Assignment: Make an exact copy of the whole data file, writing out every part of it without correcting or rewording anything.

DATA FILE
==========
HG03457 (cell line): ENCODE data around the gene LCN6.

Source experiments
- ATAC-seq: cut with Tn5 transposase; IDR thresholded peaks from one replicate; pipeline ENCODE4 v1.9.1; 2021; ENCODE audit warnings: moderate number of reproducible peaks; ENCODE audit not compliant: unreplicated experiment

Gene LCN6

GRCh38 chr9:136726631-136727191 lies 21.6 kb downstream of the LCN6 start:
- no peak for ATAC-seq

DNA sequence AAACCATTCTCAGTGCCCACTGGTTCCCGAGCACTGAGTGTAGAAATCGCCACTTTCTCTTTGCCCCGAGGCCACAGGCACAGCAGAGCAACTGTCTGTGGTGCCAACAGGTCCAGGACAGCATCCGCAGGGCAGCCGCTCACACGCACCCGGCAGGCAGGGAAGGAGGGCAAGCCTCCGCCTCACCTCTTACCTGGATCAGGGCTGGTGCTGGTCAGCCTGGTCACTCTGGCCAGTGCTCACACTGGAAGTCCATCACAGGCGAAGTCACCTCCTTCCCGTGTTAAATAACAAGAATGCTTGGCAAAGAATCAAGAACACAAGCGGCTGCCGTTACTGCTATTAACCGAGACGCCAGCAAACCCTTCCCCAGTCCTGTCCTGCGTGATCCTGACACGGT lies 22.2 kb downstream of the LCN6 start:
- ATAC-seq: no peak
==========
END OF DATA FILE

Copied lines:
HG03457 (cell line): ENCODE data around the gene LCN6.

Source experiments
- ATAC-seq: cut with Tn5 transposase; IDR thresholded peaks from one replicate; pipeline ENCODE4 v1.9.1; 2021; ENCODE audit warnings: moderate number of reproducible peaks; ENCODE audit not compliant: unreplicated experiment

Gene LCN6

GRCh38 chr9:136726631-136727191 lies 21.6 kb downstream of the LCN6 start:
- no peak for ATAC-seq

DNA sequence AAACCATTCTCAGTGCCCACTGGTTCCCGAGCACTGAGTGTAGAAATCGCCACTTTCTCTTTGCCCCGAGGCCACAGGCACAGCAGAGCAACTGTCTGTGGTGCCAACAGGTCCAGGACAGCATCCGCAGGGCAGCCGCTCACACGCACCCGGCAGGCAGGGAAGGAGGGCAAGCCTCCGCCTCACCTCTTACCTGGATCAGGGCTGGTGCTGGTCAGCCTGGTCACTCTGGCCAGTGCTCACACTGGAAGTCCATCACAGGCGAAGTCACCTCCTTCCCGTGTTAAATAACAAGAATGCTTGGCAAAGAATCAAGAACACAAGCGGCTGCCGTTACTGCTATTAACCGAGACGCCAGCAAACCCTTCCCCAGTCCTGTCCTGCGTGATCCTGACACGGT lies 22.2 kb downstream of the LCN6 start:
- ATAC-seq: no peak